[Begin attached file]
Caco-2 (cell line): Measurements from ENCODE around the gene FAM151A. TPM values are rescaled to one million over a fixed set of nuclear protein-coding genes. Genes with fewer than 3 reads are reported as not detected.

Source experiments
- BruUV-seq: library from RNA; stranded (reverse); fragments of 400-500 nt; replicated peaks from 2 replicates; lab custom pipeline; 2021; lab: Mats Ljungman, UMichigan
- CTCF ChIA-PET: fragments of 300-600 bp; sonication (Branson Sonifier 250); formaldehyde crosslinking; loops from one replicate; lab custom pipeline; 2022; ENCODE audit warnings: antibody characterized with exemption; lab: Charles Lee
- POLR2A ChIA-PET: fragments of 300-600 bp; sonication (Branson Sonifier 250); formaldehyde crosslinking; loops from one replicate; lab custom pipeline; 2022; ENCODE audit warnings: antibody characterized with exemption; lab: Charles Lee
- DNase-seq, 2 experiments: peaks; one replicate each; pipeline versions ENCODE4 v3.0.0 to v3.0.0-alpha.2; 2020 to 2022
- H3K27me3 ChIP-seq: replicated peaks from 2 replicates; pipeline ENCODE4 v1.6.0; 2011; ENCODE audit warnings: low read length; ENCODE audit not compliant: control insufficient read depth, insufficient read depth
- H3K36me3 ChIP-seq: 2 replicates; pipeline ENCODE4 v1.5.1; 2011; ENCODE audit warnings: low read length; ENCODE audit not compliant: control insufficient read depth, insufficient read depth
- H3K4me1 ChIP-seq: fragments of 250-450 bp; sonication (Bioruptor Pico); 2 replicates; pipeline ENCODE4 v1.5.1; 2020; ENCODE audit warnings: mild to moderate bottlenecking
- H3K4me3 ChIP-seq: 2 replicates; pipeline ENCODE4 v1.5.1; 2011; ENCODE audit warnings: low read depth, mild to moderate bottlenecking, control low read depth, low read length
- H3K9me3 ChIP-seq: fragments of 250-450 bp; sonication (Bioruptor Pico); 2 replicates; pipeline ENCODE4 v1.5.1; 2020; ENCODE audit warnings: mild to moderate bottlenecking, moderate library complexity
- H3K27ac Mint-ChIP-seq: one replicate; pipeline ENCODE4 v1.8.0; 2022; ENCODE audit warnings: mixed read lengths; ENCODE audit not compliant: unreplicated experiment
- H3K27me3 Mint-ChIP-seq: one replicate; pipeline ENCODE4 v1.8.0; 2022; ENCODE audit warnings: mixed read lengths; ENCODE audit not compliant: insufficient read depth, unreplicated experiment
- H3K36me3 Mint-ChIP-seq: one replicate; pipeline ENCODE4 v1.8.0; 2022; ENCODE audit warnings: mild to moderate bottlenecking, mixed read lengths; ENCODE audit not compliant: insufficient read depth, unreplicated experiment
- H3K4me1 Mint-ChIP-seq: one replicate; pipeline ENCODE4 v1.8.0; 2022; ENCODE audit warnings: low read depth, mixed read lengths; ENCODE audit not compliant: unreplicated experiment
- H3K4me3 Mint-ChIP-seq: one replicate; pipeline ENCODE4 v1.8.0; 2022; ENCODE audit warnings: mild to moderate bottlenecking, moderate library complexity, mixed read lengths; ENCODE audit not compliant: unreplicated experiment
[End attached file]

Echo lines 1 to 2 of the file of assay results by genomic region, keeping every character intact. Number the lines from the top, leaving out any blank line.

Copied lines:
Caco-2 (cell line): Measurements from ENCODE around the gene FAM151A. TPM values are rescaled to one million over a fixed set of nuclear protein-coding genes. Genes with fewer than 3 reads are reported as not detected.

Source experiments